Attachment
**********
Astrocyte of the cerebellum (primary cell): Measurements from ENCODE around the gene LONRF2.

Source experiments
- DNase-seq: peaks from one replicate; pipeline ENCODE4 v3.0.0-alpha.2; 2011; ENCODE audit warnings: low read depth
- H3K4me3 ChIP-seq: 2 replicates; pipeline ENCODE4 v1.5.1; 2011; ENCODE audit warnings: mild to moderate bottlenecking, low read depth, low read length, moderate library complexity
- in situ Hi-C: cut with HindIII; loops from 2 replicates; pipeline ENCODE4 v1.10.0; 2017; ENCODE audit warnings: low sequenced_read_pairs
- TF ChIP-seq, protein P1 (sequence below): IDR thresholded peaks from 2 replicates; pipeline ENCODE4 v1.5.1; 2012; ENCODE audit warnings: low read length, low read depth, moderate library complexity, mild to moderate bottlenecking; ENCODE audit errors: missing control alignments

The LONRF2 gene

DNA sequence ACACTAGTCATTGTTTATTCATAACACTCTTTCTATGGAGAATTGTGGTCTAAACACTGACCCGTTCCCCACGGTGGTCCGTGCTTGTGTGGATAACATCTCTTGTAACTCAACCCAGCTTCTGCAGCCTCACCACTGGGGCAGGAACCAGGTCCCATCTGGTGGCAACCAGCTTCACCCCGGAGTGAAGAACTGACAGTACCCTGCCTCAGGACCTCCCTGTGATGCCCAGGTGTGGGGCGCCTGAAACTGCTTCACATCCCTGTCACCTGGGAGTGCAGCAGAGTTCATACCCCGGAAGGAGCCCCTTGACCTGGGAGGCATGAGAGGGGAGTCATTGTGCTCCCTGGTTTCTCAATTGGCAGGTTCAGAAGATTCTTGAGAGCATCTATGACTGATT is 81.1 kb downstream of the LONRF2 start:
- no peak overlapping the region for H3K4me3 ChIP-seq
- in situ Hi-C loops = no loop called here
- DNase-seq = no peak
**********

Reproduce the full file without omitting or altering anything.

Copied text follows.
Astrocyte of the cerebellum (primary cell): Measurements from ENCODE around the gene LONRF2.

Source experiments
- DNase-seq: peaks from one replicate; pipeline ENCODE4 v3.0.0-alpha.2; 2011; ENCODE audit warnings: low read depth
- H3K4me3 ChIP-seq: 2 replicates; pipeline ENCODE4 v1.5.1; 2011; ENCODE audit warnings: mild to moderate bottlenecking, low read depth, low read length, moderate library complexity
- in situ Hi-C: cut with HindIII; loops from 2 replicates; pipeline ENCODE4 v1.10.0; 2017; ENCODE audit warnings: low sequenced_read_pairs
- TF ChIP-seq, protein P1 (sequence below): IDR thresholded peaks from 2 replicates; pipeline ENCODE4 v1.5.1; 2012; ENCODE audit warnings: low read length, low read depth, moderate library complexity, mild to moderate bottlenecking; ENCODE audit errors: missing control alignments

The LONRF2 gene

DNA sequence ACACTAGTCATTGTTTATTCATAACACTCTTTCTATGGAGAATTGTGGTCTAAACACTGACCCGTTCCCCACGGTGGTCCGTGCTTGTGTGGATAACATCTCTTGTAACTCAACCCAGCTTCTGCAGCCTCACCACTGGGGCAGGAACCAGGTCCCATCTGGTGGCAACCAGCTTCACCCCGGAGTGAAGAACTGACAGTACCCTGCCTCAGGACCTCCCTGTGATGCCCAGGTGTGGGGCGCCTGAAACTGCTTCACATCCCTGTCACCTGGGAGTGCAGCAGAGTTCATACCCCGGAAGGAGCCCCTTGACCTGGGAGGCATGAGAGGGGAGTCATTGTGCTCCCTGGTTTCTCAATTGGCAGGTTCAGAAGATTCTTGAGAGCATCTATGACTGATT is 81.1 kb downstream of the LONRF2 start:
- no peak overlapping the region for H3K4me3 ChIP-seq
- in situ Hi-C loops = no loop called here
- DNase-seq = no peak